MarakiMaraki, established in 2016, is an Ethiopian coffee and catering business. Business partners Fanaye Gebeyaw and Lidia Tadlla provide Ethiopian coffee and healthy snacks through the traditional ceremony that is perfect for social occasions. Service Area: Seattle and King County Availability: Call us anytime Contact: (206) 832-5979 Q: Tell us about your business We come to you and make Ethiopian traditional coffee. You will be able to see how a very tasty and original Abyssinica coffee is made, from roasting the fresh beans to brewing. You'll taste our coffee with a healthy snack in the comfort of your own home or at an event. Maraki began catering with the support of Food Innovation Network. In Ethiopia, the traditional way to drink coffee is around coffee stands that hold cups where friends and family members gather, chat, share ideas and have coffee. Maraki pairs traditional coffee with high-quality healthy snacks in the homely and relaxed atmosphere of a client's own space. We meld pure socialization with our traditional Ethiopian coffee ceremony. With high standards and reliable delivery schedules, we have been able to build and maintain a solid customer base within a short period of time in King County. As founders, we are both experienced in Ethiopian and western foods, give high priority to quality and healthy food. Q: What inspired you to start this business? We were inspired to take the influential culture from Ethiopia and do the same in our local atmosphere. The major inspiring factor for Maraki to start the business was the lack of culture we, as Ethiopians, noticed in the US. With this business, there will be more cultural festivities and an atmosphere just like Ethiopia. Q: What makes you different from other types of coffee businesses? Maraki provides unique service to its customers, we serve Ethiopian coffee with its traditional ceremony. The client watches as we roast the coffee bean which is directly imported from its origin, Ethiopia. Coffee catering is suitable to any social gathering- family, work or public. Our coffee ceremony highly facilitates social interaction. It creates a friendly and relaxed environment while enjoying our tasty coffee and healthy snack. Q: What do you like best about your work? We enjoy working with clients and like to see customers satisfied with our service. It's always a pleasure to socialize with people during the coffee ceremony and seeing them smile. Q: What is your business’ biggest challenge? Our biggest challenge so far is working capital. We would like to reach out many customers and participate in festivals but the working capital is a major challenge to meet that demand. Q: What is something people might be surprised to learn about you or your business? One interesting thing is that both owners are health professionals promoting healthy lifestyle and equity. When we initially established Maraki it was to introduce healthy Ethiopian food and coffee ceremony to the Western community. We believe we can create a healthy community through socialization and understanding each other’s culture. Q: What types of services or programs have been helpful? FIN services have been helpful for the success of Maraki as a catering service. The Network has supported us in accessing a commissary kitchen, creating a forum to network with potential customers, and facilitating us to get our business license and health permits.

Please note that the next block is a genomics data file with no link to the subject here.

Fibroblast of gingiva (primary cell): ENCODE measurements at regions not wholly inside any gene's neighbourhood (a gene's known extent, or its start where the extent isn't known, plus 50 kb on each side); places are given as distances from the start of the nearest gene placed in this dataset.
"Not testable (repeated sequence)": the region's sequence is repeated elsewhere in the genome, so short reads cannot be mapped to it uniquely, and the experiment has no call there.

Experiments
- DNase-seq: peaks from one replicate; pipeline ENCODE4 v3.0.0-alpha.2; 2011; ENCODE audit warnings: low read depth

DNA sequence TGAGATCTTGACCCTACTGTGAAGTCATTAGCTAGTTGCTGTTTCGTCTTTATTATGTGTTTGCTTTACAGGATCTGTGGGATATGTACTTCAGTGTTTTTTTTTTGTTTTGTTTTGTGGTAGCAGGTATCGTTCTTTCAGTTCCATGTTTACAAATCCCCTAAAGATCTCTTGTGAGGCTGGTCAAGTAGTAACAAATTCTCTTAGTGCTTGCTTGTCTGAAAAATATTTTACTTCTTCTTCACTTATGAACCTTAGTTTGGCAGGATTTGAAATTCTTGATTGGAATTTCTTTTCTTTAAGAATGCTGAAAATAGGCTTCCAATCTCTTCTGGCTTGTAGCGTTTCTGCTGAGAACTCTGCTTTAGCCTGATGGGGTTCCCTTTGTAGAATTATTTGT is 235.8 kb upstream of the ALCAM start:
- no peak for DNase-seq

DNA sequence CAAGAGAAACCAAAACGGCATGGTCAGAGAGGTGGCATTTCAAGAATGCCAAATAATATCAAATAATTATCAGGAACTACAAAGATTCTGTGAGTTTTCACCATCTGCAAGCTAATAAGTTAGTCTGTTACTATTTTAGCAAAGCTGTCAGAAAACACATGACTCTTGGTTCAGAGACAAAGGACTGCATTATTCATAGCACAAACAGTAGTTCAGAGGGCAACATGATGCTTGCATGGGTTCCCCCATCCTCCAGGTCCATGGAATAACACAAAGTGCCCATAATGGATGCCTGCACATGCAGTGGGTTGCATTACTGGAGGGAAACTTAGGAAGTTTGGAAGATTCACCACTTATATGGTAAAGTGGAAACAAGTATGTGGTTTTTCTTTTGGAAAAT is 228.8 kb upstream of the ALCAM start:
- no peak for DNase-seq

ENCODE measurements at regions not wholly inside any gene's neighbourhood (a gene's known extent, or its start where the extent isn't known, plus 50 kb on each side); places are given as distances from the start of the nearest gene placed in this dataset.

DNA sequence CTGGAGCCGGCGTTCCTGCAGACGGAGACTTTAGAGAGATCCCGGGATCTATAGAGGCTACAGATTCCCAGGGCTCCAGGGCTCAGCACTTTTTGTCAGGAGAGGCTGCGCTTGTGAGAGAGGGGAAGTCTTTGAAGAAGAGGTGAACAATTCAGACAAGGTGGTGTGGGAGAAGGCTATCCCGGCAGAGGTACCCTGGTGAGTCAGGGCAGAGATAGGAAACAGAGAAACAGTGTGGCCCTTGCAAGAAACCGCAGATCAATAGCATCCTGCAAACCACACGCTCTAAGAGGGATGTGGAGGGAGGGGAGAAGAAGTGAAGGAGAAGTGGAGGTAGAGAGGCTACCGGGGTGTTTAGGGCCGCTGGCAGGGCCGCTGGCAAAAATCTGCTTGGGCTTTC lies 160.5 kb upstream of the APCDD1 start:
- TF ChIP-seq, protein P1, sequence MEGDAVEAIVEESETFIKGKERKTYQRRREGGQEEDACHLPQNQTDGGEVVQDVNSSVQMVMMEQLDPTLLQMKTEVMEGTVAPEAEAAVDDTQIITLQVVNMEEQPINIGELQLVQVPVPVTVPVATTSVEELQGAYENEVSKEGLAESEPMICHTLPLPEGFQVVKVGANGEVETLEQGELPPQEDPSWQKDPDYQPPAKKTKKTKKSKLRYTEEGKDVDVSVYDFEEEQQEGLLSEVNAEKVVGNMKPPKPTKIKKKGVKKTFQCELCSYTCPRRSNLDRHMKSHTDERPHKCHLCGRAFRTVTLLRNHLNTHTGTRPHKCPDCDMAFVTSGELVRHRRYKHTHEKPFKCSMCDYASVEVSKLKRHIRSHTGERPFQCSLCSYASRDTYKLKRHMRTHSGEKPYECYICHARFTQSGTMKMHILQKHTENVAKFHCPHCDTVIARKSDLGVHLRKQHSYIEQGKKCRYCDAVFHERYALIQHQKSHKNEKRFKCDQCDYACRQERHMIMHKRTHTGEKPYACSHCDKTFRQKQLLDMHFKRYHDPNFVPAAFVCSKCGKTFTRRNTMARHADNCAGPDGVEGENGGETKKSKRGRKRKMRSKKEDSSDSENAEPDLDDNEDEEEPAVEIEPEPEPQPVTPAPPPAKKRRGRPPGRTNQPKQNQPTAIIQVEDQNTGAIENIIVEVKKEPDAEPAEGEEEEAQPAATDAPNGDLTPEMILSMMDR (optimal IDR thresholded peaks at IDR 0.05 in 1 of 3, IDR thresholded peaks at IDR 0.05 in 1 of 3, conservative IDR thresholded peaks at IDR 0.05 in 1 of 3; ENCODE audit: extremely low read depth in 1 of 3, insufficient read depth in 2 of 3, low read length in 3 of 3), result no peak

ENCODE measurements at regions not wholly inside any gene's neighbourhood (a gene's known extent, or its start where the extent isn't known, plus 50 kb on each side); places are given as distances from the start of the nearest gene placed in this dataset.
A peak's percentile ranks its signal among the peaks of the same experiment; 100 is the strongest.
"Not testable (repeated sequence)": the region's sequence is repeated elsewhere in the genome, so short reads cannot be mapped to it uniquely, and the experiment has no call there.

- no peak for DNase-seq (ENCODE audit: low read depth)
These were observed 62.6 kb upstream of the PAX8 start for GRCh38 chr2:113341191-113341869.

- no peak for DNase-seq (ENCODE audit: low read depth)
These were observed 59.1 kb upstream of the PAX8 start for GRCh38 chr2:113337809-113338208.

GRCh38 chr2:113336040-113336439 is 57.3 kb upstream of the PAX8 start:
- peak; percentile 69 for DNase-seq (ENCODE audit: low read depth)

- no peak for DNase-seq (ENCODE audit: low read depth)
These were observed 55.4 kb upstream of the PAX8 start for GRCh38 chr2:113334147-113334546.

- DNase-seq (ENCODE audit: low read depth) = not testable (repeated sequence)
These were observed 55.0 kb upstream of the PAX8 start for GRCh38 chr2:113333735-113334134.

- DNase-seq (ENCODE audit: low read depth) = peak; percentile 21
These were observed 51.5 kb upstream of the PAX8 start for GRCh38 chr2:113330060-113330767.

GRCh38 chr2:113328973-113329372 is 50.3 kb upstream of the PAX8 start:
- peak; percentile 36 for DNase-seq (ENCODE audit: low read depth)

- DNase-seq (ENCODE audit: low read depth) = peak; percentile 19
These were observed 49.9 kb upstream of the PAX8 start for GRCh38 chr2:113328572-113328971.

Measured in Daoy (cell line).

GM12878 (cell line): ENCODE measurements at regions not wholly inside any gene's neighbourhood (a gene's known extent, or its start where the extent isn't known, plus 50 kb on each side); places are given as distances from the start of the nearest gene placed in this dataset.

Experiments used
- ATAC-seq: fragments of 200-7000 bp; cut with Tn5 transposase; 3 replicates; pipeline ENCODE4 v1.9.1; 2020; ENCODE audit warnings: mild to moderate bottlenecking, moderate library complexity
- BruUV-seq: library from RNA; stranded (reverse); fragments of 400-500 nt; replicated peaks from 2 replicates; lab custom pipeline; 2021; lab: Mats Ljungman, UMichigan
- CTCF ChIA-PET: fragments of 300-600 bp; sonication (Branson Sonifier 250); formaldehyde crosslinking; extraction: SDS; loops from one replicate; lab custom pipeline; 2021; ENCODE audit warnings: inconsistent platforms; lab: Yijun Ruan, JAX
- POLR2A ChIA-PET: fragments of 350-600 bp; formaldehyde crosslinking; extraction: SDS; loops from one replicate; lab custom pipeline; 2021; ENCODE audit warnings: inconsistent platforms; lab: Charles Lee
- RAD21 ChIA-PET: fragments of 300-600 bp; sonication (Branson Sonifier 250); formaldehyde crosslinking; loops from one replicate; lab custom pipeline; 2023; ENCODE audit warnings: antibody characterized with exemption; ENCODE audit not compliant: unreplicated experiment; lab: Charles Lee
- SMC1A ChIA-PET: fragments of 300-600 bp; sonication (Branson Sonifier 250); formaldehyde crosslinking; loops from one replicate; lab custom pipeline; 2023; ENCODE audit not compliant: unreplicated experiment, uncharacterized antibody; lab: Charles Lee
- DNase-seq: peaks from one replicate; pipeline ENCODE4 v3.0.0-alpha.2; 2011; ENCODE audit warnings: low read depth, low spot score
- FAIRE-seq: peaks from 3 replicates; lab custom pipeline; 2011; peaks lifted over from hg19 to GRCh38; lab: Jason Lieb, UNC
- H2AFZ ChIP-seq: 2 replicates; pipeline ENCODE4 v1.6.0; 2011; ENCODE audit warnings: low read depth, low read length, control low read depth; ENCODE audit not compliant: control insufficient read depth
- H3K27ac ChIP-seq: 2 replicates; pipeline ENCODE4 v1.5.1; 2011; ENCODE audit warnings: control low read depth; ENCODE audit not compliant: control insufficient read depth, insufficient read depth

Want to brighten up your next social event?